High School Students Gear Up for Battle of the BrainsFor more information contact:
e:mail: Public Affairs
Golden, Colo., Feb. 17, 1999 What is the maximum distance an electron can travel in a nanosecond? Which planet has a moon almost as big as the planet itself? High school students from across Colorado will face such questions as they test their mental agility in the U.S. Department of Energy's (DOE) 1999 Denver Regional Science Bowl Feb. 27 at the Colorado School of Mines in Golden.
More than 20 student teams from rural communities to metropolitan areas across the state will compete in this rapid-fire question and answer tournament, which focuses on physics, math, biology, astronomy, chemistry, computers and the earth sciences. Each team is composed of four students, one alternate and a teacher who serves as adviser and coach.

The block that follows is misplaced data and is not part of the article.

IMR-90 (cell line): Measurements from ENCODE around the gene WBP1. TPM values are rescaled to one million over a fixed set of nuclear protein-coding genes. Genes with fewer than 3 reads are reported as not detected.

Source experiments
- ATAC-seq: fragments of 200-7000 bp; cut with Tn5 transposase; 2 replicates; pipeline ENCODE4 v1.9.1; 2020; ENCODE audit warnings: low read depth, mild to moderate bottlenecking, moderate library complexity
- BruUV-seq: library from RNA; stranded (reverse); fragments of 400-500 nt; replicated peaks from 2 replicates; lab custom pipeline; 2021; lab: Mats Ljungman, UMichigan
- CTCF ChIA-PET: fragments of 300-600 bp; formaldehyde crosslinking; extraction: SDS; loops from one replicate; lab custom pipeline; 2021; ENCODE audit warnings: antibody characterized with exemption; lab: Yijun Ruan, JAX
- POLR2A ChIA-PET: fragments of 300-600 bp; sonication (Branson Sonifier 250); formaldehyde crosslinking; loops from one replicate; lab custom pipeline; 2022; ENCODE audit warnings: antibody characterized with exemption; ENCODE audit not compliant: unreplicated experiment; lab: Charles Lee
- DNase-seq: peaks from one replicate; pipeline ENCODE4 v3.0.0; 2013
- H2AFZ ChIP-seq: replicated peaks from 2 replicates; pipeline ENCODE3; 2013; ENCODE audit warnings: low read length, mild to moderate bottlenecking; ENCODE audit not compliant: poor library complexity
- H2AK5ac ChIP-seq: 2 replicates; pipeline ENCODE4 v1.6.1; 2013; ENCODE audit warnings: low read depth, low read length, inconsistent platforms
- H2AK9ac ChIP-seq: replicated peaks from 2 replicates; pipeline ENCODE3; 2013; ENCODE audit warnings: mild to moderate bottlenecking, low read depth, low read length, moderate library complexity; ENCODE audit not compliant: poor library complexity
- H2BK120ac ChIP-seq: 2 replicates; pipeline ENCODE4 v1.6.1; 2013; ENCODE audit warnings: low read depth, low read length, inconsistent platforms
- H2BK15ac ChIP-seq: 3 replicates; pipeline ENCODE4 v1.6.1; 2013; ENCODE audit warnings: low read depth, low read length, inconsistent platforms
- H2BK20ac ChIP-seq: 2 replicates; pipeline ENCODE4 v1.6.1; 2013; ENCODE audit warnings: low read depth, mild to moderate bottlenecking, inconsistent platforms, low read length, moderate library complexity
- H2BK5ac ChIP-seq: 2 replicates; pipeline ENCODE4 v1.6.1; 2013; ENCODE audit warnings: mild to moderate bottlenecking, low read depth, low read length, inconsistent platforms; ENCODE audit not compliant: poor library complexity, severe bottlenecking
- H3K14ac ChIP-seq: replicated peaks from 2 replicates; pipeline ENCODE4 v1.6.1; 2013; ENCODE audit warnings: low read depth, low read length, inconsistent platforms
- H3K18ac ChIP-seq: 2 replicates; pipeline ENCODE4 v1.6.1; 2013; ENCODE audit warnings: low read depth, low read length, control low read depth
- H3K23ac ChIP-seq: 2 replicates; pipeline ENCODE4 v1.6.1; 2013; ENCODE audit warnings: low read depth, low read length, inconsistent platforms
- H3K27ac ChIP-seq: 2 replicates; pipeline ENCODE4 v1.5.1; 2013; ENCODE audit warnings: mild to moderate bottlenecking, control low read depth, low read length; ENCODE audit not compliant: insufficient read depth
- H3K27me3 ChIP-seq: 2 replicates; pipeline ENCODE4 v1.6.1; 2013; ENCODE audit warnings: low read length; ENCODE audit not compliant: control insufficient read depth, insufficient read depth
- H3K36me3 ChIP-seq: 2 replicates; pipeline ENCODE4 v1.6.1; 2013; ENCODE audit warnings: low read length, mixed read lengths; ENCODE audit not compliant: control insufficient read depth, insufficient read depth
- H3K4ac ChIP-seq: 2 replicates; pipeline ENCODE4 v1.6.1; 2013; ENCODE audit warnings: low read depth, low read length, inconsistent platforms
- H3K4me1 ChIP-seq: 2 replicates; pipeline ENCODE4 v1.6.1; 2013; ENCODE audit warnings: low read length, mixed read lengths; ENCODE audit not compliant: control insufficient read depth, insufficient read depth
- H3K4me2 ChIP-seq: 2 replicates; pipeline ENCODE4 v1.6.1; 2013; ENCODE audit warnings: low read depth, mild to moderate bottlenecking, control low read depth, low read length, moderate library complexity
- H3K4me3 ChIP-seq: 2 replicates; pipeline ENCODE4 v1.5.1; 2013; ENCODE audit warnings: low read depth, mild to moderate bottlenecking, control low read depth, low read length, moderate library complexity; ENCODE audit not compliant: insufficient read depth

The winning team will earn the opportunity to compete in the National Science Bowl in the Washington, D.C., area April 30 - May 3. Teams from Pueblo South and Pueblo Centennial High Schools placed first and second in last year's regional competition.
DOE began the National Science Bowl nine years ago to help stimulate interest in science and math. The competition has evolved into one of the Energy Department's premier educational programs.
The Denver Regional Science Bowl, organized by DOE's National Renewable Energy Laboratory, Golden Field Office and Denver Regional Support Office, will run 9 a.m. - 3:30 p.m. in Alderson Hall (1613 Illinois St.) at the Colorado School of Mines.
A Fairview High School team from Boulder placed first in a similar competition for northern Colorado hosted last month in Fort Collins by DOE's Rocky Flats Environmental Technology Site and the Western Area Power Administration. The Fairview team and the Denver Regional Science Bowl winners will compete with regional winning teams from across the country at the National Science Bowl.
Metro Denver areas